One of the entrepreneurs who fashioned a fortune from milling, banking and speculative ventures in Rochester was James Livingston, a descendant of an old Hudson River family. In 1827, Livingston built one of the first grand mansions in Rochester's Third Ward, soon to be full of other columned monuments to their newly wealthy owners. In 1835, the house was sold to businessman Joseph Strong, who, three years later, sold it for $10,000 to Dr. Frederick Backus, a prominent figure in civic and cultural affairs and an elected official when the City of Rochester was formed in 1834.
Backus made substantial structural alterations to the house, employing Greek Revival elements and detailing. A one-story ell attached to the main block permitted the doubling of the parlor, while the entrance hall and stairway were shifted from the front to the side. Stylish decorative alterations were made on the interior. These changes, some very subtle, record an important phase in the history of the structure and were retained in its restoration.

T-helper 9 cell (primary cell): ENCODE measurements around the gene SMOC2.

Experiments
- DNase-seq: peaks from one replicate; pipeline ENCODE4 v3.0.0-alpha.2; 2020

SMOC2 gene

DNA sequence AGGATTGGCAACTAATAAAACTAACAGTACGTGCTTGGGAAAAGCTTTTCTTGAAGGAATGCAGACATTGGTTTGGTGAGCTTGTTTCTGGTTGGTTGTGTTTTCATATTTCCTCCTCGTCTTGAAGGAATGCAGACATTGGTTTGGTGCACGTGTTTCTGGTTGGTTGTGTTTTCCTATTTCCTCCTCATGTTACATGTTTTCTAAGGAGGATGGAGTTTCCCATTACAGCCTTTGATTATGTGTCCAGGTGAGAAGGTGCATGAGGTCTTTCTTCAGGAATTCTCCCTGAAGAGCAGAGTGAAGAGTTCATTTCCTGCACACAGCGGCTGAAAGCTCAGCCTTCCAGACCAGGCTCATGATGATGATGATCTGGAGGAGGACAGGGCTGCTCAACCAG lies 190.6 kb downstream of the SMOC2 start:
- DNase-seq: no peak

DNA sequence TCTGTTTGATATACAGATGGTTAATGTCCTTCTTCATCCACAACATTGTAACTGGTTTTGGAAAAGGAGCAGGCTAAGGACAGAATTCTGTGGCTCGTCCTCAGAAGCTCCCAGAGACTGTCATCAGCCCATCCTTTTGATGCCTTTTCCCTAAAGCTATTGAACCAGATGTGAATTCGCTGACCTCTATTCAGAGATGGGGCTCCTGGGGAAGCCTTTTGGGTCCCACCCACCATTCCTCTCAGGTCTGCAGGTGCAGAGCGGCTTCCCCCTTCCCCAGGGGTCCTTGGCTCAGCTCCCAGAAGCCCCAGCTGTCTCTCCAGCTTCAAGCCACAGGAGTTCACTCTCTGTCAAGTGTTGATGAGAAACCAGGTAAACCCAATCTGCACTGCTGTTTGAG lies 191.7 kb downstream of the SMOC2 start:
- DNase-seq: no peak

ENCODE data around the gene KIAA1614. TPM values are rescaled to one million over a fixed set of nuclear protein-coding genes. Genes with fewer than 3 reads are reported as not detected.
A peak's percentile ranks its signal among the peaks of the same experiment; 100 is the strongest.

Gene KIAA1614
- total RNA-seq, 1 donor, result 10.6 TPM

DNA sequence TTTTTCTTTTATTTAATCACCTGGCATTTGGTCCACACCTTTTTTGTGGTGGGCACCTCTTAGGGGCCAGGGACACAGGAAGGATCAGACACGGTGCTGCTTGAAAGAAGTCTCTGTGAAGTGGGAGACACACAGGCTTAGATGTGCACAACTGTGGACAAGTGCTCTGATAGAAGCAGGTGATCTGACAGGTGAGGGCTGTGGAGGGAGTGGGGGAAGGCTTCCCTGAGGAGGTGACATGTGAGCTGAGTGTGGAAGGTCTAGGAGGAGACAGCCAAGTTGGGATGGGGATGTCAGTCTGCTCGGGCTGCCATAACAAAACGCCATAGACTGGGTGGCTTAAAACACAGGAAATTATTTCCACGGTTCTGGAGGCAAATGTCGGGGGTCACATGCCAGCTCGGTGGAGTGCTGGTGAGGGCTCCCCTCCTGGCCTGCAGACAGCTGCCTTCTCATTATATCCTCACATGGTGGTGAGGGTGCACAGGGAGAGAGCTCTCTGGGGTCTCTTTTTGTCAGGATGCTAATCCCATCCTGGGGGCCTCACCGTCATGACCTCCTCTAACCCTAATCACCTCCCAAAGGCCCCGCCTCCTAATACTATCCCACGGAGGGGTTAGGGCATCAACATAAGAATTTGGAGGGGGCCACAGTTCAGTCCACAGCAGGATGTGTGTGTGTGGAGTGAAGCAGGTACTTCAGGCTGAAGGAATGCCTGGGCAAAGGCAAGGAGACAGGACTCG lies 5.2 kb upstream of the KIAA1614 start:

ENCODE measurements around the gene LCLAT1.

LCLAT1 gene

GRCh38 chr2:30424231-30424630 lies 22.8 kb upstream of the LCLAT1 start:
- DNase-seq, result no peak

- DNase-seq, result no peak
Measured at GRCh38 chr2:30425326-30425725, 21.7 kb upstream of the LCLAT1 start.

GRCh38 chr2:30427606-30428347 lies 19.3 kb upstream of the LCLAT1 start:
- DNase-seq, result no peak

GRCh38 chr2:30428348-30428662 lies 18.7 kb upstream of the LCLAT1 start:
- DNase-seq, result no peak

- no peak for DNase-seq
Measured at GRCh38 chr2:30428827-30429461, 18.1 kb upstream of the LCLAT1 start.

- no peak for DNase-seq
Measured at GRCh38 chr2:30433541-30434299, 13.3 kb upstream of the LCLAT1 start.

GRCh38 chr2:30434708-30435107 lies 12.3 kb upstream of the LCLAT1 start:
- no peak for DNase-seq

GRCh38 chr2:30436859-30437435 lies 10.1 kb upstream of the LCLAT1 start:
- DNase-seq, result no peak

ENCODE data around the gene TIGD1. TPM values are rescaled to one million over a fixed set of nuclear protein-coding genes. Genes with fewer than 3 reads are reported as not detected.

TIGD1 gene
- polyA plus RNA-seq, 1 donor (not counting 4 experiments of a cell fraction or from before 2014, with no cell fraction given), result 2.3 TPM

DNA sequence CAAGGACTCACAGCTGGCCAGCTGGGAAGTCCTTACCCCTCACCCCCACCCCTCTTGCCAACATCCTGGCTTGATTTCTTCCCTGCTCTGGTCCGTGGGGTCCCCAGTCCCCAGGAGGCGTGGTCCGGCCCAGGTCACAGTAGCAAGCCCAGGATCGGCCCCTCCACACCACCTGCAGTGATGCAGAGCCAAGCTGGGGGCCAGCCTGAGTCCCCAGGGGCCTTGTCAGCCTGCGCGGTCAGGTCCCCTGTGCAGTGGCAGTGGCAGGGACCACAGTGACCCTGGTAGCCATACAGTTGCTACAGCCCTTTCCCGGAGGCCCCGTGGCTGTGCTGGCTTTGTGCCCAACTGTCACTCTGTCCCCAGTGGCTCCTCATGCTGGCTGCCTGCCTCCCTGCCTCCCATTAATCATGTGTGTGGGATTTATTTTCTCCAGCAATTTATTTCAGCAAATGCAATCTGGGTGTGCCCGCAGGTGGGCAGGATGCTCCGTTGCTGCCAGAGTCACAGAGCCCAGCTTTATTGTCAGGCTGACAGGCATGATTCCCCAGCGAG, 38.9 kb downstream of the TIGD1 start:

Following the Civil War, the house again underwent change. The kitchen wing was replaced by a large brick addition as the building was converted into a fashionable girls' school. For three-quarters of a century, Livingston Park Seminary attracted genteel young ladies from the eastern United States.
When this important structure was threatened with destruction in the 1950s, a prominent Rochester benefactor acquired it and had it carefully dismantled and stored until an appropriate location and use could be found. In 1970, the benefactor found a location that satisfied his requirements. He presented the house to the museum and shared in its reconstruction cost.
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